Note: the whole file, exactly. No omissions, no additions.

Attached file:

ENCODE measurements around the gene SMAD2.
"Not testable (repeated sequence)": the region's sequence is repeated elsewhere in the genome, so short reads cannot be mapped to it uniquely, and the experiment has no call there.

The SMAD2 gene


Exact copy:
ENCODE measurements around the gene SMAD2.
"Not testable (repeated sequence)": the region's sequence is repeated elsewhere in the genome, so short reads cannot be mapped to it uniquely, and the experiment has no call there.

The SMAD2 gene